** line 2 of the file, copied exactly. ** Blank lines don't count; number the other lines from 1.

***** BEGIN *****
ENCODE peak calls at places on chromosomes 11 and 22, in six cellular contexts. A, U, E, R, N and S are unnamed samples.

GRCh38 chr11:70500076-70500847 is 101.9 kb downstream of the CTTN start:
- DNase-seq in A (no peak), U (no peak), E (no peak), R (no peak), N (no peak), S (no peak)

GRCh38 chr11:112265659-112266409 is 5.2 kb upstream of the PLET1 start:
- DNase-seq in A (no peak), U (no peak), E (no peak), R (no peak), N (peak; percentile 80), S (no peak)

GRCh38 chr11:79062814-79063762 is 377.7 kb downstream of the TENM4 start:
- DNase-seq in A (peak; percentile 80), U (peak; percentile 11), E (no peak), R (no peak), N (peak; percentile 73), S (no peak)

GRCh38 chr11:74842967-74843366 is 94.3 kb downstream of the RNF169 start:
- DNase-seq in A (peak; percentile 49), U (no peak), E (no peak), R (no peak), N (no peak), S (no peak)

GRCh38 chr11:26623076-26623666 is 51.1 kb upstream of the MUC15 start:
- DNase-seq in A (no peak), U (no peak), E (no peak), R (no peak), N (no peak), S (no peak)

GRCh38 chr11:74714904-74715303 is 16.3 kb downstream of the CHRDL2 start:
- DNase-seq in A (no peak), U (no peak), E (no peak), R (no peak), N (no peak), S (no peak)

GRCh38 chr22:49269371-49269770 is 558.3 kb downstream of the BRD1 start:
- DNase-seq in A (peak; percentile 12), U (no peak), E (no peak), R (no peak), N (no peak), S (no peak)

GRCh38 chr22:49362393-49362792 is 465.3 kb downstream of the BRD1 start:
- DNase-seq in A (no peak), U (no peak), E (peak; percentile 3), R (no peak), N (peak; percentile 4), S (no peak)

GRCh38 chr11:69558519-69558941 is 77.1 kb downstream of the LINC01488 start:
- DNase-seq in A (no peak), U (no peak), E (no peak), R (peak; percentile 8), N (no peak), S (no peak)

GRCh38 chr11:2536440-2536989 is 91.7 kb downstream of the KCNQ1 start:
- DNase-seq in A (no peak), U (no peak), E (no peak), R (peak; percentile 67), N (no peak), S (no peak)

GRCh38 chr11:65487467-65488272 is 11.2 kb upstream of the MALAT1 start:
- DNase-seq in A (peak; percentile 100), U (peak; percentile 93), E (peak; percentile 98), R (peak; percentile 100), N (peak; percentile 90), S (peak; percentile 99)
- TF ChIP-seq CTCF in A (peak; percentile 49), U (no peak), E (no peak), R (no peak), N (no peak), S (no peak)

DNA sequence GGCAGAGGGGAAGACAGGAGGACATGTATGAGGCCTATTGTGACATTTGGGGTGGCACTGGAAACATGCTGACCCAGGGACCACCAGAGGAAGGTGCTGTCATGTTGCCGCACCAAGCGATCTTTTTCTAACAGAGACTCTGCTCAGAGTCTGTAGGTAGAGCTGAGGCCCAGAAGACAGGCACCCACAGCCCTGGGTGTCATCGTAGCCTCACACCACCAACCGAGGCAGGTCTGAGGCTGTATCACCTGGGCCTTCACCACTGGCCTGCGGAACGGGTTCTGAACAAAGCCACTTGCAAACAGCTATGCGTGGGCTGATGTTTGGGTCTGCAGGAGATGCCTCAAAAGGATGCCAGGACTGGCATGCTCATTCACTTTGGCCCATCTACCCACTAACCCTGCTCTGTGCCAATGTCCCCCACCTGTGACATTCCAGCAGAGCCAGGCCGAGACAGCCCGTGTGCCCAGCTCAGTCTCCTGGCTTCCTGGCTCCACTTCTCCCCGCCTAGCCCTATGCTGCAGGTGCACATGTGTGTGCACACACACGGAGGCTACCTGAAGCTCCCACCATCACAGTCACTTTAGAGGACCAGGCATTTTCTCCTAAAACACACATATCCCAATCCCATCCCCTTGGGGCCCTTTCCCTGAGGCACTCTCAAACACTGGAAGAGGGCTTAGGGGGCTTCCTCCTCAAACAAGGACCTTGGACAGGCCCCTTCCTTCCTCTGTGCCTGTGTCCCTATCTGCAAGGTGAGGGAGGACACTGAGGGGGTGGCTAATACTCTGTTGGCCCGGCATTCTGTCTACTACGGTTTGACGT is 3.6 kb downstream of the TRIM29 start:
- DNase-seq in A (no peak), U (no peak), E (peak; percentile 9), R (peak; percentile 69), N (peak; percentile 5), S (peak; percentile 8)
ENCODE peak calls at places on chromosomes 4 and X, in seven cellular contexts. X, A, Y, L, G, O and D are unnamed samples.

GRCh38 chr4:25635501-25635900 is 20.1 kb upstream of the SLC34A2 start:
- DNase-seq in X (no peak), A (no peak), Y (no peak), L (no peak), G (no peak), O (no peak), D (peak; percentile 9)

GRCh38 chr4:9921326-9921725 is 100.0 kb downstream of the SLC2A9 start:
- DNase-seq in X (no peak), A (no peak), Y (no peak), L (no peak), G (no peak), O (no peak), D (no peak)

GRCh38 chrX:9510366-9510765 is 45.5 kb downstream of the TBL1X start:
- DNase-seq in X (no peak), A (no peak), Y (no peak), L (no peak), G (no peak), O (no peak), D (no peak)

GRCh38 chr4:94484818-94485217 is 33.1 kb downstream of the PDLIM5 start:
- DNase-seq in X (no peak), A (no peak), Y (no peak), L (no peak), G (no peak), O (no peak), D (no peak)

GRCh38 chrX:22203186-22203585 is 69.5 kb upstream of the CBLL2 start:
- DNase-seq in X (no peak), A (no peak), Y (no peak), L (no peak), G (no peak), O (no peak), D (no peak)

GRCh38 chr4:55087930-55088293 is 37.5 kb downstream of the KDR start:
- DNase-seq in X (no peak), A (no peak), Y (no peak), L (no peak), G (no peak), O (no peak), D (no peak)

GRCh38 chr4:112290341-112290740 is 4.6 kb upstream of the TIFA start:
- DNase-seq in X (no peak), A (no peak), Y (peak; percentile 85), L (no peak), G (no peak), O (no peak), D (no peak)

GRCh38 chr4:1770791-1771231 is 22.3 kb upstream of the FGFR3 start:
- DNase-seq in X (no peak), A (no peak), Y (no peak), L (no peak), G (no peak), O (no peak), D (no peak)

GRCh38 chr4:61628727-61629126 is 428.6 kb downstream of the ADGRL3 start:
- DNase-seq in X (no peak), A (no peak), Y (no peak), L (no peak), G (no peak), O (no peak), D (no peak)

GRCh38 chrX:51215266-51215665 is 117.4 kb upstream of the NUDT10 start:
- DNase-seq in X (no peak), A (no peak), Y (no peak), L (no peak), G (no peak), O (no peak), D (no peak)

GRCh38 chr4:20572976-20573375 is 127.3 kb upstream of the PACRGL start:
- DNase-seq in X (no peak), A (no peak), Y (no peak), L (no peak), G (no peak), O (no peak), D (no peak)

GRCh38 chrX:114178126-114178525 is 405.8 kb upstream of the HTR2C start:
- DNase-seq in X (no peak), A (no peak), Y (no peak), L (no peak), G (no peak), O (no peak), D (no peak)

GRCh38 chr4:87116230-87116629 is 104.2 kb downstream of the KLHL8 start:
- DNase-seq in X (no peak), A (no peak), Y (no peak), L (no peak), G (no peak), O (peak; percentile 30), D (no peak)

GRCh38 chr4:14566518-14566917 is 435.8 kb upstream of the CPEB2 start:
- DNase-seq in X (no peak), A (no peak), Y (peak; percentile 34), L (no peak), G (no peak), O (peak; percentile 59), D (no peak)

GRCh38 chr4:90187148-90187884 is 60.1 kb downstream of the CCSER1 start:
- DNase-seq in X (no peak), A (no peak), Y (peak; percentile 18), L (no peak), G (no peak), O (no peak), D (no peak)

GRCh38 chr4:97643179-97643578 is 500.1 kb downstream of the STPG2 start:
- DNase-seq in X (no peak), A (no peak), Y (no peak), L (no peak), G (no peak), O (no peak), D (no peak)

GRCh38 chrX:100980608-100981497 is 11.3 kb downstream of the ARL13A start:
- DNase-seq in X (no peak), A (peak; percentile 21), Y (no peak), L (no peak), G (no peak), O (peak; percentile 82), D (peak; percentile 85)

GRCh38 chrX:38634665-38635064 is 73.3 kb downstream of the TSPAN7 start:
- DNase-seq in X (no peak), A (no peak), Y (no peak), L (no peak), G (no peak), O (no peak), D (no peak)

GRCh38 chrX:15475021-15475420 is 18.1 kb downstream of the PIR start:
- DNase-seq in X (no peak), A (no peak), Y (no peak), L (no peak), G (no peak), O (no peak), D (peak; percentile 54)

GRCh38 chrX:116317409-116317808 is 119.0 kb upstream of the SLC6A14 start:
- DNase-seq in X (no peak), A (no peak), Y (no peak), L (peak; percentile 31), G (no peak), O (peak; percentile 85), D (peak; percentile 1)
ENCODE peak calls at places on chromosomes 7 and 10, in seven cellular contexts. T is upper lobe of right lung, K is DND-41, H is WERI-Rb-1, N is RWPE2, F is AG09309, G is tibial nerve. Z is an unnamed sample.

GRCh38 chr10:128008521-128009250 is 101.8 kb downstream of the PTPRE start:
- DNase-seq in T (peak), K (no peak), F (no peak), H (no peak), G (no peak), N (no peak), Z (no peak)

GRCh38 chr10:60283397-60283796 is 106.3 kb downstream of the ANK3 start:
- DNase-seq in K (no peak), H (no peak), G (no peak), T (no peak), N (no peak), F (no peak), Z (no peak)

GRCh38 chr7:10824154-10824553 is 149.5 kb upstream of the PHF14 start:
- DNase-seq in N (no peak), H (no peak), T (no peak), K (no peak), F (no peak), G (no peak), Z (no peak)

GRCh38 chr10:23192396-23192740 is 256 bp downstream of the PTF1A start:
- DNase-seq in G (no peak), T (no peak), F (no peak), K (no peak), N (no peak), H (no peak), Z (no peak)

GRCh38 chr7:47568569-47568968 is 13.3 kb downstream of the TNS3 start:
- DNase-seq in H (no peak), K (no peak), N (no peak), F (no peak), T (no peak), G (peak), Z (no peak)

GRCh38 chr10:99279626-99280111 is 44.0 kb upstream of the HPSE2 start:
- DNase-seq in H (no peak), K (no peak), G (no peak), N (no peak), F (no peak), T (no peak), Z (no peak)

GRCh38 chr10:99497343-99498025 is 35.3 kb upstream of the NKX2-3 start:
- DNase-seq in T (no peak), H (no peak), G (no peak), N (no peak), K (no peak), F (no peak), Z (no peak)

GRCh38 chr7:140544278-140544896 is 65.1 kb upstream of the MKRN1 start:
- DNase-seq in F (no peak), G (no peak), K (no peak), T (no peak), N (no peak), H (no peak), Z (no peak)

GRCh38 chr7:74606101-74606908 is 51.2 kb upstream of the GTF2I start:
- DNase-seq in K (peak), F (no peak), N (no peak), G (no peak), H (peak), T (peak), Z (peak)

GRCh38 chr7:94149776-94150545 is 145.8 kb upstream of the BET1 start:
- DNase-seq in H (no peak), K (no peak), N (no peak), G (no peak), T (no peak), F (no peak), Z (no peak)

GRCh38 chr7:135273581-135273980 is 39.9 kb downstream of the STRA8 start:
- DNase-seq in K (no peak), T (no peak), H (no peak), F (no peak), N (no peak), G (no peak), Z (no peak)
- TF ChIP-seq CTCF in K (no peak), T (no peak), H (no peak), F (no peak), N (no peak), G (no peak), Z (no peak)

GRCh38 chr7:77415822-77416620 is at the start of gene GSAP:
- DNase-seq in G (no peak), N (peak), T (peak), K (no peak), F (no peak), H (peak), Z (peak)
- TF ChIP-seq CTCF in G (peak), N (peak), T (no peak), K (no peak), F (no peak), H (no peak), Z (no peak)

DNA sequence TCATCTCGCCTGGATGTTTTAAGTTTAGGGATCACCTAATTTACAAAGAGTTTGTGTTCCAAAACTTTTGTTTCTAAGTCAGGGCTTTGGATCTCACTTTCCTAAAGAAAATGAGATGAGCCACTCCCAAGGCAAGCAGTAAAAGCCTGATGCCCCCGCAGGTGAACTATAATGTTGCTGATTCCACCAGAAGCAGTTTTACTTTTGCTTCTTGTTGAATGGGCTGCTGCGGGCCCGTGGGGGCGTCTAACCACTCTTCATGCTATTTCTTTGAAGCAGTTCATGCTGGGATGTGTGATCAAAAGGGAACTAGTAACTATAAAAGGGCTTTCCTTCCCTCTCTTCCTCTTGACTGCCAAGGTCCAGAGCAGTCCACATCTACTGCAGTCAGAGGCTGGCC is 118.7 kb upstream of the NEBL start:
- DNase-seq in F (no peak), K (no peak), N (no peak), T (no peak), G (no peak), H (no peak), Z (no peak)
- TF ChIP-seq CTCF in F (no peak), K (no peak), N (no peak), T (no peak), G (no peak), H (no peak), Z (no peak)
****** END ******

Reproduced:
GRCh38 chr11:70500076-70500847 is 101.9 kb downstream of the CTTN start: